Doctors testing experimental blood clotting drug at Barnes-Jewis -

Doctors testing experimental blood clotting drug at Barnes-Jewish

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ST. LOUIS, Mo. ( – An upcoming drug trial at Barnes-Jewish Hospital aims to help people that arrive to the emergency room with life threatening injuries, but the drug in question has not yet been approved by the FDA.

For trauma patients who arrive at the hospital bleeding to death every second counts.

“What we've learned is bleeding, hemorraghing, [is the] leading cause of death in trauma patients, so anything we can do to decrease bleeding and that will potentially save lives,” said Dr. Grant Bochicchio, Chief of Trauma and Acute and Critical Care Surgery at Washington University.

Dr. Bochicchio is part of the team of Wash-U physicians involved in a research study using the drug Tampiti to improve care for trauma patients.

“This drug has been used for decades and has been found to be extremely safe,” said Dr. Bochicchio.

Tampiti is commonly used to treat hemophellia or extreme menstrual bleeding because it stimulates blood clotting.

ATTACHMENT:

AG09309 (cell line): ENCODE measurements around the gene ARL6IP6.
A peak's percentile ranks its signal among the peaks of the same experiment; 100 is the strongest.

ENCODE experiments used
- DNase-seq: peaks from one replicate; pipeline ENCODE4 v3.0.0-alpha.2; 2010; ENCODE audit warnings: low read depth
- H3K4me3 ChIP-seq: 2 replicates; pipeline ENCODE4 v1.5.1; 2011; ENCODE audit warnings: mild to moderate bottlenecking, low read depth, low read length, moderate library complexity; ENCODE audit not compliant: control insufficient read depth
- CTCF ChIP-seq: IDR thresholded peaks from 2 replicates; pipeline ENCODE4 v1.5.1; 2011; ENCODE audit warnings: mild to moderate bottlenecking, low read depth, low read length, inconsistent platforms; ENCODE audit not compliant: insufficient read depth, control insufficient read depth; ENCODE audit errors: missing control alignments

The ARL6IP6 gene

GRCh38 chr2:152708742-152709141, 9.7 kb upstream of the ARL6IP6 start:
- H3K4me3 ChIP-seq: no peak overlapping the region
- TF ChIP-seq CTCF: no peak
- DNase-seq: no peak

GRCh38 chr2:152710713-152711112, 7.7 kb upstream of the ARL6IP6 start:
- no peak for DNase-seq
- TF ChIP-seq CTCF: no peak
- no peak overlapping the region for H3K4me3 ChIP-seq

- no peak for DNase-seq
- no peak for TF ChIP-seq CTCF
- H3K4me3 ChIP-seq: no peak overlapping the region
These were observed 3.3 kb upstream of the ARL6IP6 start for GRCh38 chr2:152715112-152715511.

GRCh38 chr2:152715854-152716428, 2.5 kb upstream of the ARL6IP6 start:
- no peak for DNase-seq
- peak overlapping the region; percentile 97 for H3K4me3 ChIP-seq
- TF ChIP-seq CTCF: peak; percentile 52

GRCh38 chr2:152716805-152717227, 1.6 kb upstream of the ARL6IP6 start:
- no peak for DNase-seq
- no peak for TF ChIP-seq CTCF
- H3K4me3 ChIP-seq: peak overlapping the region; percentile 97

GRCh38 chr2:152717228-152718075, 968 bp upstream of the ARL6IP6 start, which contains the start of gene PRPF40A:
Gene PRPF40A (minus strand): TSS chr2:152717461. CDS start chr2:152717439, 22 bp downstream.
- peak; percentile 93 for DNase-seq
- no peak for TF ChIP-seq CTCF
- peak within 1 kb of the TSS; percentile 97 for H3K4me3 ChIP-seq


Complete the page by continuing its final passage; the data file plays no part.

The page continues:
“Also in operating rooms every day, it's safety profile is good, we wouldn't be able to do a study like this if there wasn't a good safety profile for this drug,” said Dr. Bochicchio.

Dr. Phillip Spinella is a pediatric critical care physician at Wash-U and has had 12 years of active duty with the U.S. Army, which is also studying the drug’s effectiveness in treating wounded soldiers. Both doctors say side effects, including increased clotting and seizures are rare.

“The way we are dosing this drug and the timing of it, greatly reduces concern of increased clots and the lower dose greatly diminishes the concern for seizures,” said Dr. Spinella.

The trial will begin at Barnes Hospital early next year and will only be used on trauma patients who meet specific criteria. At times the drug may be administered without a patients consent, but there is a way to opt-out of the trial.

To opt-out of the trial call or email the Tampiti trial team at Washington University School of Medicine and request a “Tampiti opt-out” bracelet.

It is recommended that you wear the bracelet at all times.

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